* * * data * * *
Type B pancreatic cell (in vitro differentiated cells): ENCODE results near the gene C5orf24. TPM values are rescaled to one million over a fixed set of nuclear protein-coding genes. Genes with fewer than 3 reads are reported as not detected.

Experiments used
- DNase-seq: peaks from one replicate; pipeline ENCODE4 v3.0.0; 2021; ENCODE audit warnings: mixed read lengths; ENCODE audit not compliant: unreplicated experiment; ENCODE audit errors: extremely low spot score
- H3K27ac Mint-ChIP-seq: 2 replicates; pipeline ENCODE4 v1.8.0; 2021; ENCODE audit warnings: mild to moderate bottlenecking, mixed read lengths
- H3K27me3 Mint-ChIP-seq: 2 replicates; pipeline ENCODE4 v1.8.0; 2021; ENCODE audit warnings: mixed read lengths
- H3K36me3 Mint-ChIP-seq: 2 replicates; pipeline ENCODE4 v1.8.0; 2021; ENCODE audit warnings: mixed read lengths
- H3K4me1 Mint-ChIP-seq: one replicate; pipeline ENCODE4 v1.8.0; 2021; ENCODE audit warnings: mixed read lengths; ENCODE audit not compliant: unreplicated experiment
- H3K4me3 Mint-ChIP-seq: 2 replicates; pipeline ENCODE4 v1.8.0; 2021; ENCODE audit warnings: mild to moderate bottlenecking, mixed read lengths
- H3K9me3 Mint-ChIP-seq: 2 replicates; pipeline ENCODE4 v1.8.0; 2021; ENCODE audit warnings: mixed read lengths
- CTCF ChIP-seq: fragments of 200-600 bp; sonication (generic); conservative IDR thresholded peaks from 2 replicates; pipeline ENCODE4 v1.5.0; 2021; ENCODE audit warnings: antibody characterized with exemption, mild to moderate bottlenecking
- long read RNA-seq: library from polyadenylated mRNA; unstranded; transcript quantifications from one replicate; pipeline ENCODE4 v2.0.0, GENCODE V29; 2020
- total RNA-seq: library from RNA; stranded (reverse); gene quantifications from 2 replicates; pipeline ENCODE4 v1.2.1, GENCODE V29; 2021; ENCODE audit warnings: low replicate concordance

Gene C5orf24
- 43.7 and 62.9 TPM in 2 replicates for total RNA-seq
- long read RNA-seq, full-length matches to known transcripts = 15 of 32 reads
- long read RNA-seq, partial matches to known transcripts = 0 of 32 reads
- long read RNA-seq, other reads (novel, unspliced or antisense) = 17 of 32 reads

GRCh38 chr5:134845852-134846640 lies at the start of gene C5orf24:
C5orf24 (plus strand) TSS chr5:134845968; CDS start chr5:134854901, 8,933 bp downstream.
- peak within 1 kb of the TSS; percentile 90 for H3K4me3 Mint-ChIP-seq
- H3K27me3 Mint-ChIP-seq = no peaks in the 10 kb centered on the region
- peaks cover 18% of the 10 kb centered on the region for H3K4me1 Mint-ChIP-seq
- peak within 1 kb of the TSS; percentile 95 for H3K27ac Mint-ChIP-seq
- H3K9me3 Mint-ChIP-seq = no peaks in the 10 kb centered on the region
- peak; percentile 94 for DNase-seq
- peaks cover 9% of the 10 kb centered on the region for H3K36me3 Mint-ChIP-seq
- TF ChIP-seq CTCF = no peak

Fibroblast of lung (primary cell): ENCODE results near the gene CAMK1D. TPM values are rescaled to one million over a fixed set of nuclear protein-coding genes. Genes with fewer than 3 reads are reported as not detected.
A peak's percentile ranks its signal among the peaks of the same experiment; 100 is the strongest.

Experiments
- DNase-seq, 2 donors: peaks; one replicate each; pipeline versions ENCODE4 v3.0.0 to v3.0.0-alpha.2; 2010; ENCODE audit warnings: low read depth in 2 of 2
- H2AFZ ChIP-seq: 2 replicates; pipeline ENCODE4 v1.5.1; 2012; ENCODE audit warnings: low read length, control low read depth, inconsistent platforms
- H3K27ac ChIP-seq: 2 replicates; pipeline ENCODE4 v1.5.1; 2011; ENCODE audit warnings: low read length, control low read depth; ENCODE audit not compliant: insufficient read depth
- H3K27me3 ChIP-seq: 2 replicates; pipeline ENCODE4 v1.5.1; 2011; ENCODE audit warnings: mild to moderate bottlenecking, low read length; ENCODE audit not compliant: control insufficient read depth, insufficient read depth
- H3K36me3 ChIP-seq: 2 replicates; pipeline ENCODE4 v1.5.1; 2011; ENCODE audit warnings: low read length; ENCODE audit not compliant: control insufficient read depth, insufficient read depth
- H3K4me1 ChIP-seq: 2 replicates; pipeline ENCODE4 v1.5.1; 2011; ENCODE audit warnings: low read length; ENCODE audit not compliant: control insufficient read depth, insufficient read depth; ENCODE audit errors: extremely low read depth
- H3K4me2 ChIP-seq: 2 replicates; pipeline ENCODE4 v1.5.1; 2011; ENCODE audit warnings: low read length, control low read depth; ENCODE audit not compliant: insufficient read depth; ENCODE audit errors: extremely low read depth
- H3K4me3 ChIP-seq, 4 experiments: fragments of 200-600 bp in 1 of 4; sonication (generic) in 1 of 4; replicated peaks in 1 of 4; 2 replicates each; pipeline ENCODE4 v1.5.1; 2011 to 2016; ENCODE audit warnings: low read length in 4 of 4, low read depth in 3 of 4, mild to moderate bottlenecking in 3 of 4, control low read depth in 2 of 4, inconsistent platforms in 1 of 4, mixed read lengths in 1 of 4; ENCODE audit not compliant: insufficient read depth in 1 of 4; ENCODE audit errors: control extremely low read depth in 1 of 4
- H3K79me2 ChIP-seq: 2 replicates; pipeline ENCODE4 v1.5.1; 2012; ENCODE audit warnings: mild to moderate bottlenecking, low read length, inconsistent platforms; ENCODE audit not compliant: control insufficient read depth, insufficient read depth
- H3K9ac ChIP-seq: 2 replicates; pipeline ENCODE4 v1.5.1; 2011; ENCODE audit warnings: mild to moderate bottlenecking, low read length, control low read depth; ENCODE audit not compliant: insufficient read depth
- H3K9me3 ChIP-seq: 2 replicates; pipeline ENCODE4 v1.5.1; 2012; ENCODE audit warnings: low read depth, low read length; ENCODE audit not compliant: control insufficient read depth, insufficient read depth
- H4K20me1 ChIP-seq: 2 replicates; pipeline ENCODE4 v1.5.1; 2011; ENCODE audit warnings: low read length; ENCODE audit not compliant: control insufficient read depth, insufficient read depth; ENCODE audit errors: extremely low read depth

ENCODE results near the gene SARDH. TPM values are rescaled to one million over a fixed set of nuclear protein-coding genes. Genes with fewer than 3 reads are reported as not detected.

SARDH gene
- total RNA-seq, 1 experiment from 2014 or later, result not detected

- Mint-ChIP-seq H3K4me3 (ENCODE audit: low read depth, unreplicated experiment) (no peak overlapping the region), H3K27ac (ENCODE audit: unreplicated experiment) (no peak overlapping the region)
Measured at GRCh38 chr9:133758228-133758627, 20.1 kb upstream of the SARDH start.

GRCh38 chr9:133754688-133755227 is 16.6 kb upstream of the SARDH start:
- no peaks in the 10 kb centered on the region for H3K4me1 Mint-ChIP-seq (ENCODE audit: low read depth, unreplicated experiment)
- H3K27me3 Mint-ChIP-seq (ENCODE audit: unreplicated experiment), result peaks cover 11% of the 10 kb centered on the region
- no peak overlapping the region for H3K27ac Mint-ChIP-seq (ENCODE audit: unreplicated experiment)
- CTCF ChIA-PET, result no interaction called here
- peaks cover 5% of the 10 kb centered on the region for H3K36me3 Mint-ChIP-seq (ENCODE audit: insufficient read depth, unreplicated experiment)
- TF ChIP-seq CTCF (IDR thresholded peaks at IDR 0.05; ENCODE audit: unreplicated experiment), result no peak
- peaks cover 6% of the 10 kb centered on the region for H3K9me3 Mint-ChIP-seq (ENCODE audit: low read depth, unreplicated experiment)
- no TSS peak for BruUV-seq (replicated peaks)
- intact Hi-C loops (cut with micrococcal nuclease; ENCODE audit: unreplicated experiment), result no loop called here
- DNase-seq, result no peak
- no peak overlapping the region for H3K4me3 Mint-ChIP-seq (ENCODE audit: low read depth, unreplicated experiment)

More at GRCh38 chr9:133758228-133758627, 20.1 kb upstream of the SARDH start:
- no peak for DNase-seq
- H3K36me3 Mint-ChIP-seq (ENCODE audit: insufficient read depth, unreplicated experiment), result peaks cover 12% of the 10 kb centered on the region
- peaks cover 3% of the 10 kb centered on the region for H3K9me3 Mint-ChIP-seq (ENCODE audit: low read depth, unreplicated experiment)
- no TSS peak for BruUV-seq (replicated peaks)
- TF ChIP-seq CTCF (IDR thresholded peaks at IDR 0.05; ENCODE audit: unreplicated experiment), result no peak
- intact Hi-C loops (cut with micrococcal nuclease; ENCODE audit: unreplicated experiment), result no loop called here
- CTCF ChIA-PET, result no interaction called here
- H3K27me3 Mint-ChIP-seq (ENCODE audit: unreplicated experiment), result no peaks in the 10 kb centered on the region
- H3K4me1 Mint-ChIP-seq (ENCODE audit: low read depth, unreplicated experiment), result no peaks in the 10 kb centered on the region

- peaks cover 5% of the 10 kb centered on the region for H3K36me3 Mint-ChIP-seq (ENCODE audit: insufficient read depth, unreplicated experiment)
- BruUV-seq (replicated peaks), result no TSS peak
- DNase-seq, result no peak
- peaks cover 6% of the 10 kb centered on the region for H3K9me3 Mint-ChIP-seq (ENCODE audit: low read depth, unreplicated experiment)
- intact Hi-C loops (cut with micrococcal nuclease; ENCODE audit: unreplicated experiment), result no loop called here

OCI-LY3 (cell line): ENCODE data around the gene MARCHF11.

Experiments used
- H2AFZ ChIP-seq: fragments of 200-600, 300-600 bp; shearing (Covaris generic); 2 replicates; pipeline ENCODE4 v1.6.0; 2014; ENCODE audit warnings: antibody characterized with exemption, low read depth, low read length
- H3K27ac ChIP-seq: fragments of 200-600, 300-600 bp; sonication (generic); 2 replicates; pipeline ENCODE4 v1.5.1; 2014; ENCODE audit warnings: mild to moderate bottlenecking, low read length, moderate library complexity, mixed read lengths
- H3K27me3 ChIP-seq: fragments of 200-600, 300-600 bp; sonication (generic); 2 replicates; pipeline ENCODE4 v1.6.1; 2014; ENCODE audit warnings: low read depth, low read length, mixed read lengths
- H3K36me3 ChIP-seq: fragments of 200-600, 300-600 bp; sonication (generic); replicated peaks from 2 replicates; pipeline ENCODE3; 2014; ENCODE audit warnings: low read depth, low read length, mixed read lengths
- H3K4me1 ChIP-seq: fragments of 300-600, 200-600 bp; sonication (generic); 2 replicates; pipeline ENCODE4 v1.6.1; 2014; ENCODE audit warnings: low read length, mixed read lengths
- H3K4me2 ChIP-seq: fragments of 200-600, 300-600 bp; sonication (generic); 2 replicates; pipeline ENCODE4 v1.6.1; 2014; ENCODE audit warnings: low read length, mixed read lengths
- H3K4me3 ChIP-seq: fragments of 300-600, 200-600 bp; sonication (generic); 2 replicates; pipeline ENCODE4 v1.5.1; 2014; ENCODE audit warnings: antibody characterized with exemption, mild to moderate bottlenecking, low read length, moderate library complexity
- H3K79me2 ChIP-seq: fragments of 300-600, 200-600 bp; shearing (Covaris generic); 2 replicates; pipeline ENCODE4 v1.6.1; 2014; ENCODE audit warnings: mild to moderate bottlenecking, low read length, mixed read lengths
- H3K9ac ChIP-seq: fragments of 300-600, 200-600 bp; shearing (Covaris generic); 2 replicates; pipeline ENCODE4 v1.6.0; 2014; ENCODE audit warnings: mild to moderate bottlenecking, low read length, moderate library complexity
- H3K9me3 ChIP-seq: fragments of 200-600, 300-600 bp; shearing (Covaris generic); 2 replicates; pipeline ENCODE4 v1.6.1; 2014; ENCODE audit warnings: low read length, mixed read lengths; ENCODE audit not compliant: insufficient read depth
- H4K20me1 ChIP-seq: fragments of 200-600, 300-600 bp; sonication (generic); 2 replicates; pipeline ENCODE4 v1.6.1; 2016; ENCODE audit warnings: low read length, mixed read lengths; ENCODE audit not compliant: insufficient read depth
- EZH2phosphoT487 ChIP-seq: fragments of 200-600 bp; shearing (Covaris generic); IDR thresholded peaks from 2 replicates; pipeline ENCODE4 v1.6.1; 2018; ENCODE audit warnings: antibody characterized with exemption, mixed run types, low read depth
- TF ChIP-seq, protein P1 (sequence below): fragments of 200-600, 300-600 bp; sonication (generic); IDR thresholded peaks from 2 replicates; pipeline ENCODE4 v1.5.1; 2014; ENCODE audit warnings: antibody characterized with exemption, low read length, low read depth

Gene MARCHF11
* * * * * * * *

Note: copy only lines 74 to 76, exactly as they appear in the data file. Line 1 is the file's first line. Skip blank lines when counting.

- intact Hi-C loops (cut with micrococcal nuclease; ENCODE audit: unreplicated experiment), result no loop called here

OCI-LY3 (cell line): ENCODE data around the gene MARCHF11.

Experiments used